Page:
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Increase Your Sales Leveraging Your Existing Customers

There is a world of information out there about the latest marketing trends. Social media advertising to target your ideal customer. Teaming up with influencers to broaden your reach. However, one of the most effective ways to grow your business is by leveraging your existing customer base. If you want to learn more about effective customer retention techniques and how they can benefit your business, read on.

Create a Customer Loyalty Program

While you definitely want to reduce churn, the percentage of customers you lose, it's also important to focus on those customers who will stay with you through thick and thin by offering incentives to shop more often. Consider creating a customer loyalty program that rewards your customers. Three times as many sales come from just the most loyal 10% of your customers and 40% of sales come from an even smaller percentage of customers, because your loyal customers spend more with you. So keep them coming back. 

Here are some things to keep in mind when creating a loyalty program. Make sure your customers have more than one opportunity to enroll. Offer it at the register or online checkout but also when they first arrive at your site and through sales email. More than three-quarters of your loyal customers will enroll, so make it easy for them.

If you have a point system, make the points worth something. A great example of what not to do is Sephora's reward system. Their points are often redeemed for samples that most businesses would give for free, while higher-tiered rewards are often of such limited quantities that almost no customers can get them even if they have saved up points. A poorly designed loyalty program can cost more customers than it retains so make sure you are offering a variety of rewards that all have a true value to the customer and appear attainable.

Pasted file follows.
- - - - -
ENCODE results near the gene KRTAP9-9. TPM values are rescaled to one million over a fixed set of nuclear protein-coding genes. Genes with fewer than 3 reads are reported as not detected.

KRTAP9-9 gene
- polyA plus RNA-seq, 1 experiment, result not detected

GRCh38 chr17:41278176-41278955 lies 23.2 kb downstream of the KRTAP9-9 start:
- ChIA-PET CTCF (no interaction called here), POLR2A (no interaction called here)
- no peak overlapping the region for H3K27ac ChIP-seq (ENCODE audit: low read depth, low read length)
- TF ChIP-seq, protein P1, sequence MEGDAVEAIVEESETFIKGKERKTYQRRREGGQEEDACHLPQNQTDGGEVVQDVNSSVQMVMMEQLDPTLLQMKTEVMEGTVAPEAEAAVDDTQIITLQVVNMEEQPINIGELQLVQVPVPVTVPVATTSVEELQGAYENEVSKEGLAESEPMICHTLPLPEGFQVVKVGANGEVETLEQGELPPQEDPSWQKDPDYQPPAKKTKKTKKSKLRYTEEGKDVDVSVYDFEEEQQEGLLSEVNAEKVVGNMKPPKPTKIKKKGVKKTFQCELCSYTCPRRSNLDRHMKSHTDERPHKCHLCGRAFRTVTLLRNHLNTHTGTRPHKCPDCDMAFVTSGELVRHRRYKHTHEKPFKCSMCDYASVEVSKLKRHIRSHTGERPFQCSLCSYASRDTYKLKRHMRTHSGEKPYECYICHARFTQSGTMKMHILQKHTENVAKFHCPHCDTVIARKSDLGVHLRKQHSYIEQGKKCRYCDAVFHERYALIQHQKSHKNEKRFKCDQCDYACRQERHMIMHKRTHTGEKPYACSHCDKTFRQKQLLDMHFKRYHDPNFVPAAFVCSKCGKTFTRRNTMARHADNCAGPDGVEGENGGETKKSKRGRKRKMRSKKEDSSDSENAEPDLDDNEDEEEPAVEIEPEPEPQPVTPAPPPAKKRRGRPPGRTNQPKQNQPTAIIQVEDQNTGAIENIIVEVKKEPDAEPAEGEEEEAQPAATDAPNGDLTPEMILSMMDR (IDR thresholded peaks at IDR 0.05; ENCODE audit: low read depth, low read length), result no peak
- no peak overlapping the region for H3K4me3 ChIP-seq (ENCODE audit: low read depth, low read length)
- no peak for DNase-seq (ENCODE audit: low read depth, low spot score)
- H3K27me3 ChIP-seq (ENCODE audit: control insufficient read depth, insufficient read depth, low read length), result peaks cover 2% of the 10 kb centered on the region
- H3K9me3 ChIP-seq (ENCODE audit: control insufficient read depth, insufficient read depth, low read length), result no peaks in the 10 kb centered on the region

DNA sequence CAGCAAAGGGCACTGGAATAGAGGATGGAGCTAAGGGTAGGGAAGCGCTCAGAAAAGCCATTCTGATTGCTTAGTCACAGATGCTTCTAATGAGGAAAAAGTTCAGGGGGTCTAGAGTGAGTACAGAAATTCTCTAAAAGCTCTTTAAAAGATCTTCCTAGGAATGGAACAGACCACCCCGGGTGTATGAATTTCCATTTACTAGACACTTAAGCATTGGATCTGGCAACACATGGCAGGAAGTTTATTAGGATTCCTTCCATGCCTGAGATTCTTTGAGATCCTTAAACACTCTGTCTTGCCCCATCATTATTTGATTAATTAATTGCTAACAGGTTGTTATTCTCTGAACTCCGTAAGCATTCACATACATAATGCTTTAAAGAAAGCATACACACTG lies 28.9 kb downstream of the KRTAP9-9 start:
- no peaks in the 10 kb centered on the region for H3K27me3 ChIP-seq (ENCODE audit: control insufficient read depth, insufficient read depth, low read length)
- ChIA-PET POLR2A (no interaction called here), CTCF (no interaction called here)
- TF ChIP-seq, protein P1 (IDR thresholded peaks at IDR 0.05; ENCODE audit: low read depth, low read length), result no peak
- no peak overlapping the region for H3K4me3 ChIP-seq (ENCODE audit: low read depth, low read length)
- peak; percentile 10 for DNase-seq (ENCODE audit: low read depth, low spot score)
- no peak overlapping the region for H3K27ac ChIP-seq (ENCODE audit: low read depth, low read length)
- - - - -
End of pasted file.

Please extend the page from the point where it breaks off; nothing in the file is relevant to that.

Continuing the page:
Educate Your Customers

Before you have those loyal customers that buy over and over you have to create them. One of the easiest ways to create brand loyalty is through education. Maybe you think your product is self-explanatory, but often customers disagree. If they buy your product it is likely that most will figure out how to use it, but there's a chance that some won't, and you'll never see them again. Instead of assuming they will get it, take the time to show customers how your product works and why. 

Try incorporating demonstrations or offering an immediate 15-minute session to go over the product as soon as it is purchased. Your sales team can explain features as well as ways they've discovered to use the product that you might not have thought of before. Sometimes features have a purpose that customers will mistake for flaws, like safety delays. Taking the time to deal with each customer as an individual builds trust with your brand but it will also reduce complaints. By reducing the number of questions on basic understanding of a product, your customer service team can pass on the benefit of more time to other customers, giving your team more time to focus on truly complex issues. Even if your business is primarily online, leverage the power of YouTube to create educational content to which you can direct your customers. Empowered customers feel that your business is working to make their lives better.

Try using your social media platforms for education as well. By demonstrating product usage or holding Q and A sessions online you are adding value to your existing customers and potentially finding new customers learning about your products for the first time. It allows you to entice new and old customers without spending a dime in advertising.